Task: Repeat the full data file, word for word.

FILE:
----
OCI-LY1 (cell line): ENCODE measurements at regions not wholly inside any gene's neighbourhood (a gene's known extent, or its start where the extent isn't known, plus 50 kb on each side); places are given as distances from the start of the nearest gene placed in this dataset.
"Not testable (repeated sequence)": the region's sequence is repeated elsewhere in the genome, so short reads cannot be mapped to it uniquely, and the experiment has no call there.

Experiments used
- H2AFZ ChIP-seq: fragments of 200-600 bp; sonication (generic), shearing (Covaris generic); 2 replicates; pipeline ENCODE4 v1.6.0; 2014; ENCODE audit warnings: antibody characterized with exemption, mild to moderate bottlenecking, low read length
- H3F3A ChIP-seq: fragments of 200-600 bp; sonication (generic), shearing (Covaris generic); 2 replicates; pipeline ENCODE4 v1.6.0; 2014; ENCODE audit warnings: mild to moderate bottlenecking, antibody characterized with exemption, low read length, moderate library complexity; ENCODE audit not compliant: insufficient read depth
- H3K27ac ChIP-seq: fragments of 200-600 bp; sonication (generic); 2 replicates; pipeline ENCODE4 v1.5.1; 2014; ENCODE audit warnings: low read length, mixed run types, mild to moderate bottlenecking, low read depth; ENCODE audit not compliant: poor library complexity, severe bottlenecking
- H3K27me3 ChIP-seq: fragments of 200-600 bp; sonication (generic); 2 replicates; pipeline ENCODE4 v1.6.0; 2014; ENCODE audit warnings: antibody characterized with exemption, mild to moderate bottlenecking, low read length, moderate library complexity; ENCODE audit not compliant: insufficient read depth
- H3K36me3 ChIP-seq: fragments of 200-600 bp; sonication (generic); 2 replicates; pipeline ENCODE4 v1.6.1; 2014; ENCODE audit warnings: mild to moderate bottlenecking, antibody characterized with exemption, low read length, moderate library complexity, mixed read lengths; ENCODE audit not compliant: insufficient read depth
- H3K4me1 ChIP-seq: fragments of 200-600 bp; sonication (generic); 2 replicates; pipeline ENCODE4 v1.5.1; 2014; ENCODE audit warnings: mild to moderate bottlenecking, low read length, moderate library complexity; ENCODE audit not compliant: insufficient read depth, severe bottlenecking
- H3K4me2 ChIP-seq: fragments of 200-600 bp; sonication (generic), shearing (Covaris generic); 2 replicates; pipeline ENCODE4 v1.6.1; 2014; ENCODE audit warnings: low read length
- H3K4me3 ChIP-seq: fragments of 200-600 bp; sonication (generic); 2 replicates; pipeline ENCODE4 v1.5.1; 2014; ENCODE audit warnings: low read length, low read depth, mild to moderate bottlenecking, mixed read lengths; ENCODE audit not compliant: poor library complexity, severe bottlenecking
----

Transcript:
OCI-LY1 (cell line): ENCODE measurements at regions not wholly inside any gene's neighbourhood (a gene's known extent, or its start where the extent isn't known, plus 50 kb on each side); places are given as distances from the start of the nearest gene placed in this dataset.
"Not testable (repeated sequence)": the region's sequence is repeated elsewhere in the genome, so short reads cannot be mapped to it uniquely, and the experiment has no call there.

Experiments used
- H2AFZ ChIP-seq: fragments of 200-600 bp; sonication (generic), shearing (Covaris generic); 2 replicates; pipeline ENCODE4 v1.6.0; 2014; ENCODE audit warnings: antibody characterized with exemption, mild to moderate bottlenecking, low read length
- H3F3A ChIP-seq: fragments of 200-600 bp; sonication (generic), shearing (Covaris generic); 2 replicates; pipeline ENCODE4 v1.6.0; 2014; ENCODE audit warnings: mild to moderate bottlenecking, antibody characterized with exemption, low read length, moderate library complexity; ENCODE audit not compliant: insufficient read depth
- H3K27ac ChIP-seq: fragments of 200-600 bp; sonication (generic); 2 replicates; pipeline ENCODE4 v1.5.1; 2014; ENCODE audit warnings: low read length, mixed run types, mild to moderate bottlenecking, low read depth; ENCODE audit not compliant: poor library complexity, severe bottlenecking
- H3K27me3 ChIP-seq: fragments of 200-600 bp; sonication (generic); 2 replicates; pipeline ENCODE4 v1.6.0; 2014; ENCODE audit warnings: antibody characterized with exemption, mild to moderate bottlenecking, low read length, moderate library complexity; ENCODE audit not compliant: insufficient read depth
- H3K36me3 ChIP-seq: fragments of 200-600 bp; sonication (generic); 2 replicates; pipeline ENCODE4 v1.6.1; 2014; ENCODE audit warnings: mild to moderate bottlenecking, antibody characterized with exemption, low read length, moderate library complexity, mixed read lengths; ENCODE audit not compliant: insufficient read depth
- H3K4me1 ChIP-seq: fragments of 200-600 bp; sonication (generic); 2 replicates; pipeline ENCODE4 v1.5.1; 2014; ENCODE audit warnings: mild to moderate bottlenecking, low read length, moderate library complexity; ENCODE audit not compliant: insufficient read depth, severe bottlenecking
- H3K4me2 ChIP-seq: fragments of 200-600 bp; sonication (generic), shearing (Covaris generic); 2 replicates; pipeline ENCODE4 v1.6.1; 2014; ENCODE audit warnings: low read length
- H3K4me3 ChIP-seq: fragments of 200-600 bp; sonication (generic); 2 replicates; pipeline ENCODE4 v1.5.1; 2014; ENCODE audit warnings: low read length, low read depth, mild to moderate bottlenecking, mixed read lengths; ENCODE audit not compliant: poor library complexity, severe bottlenecking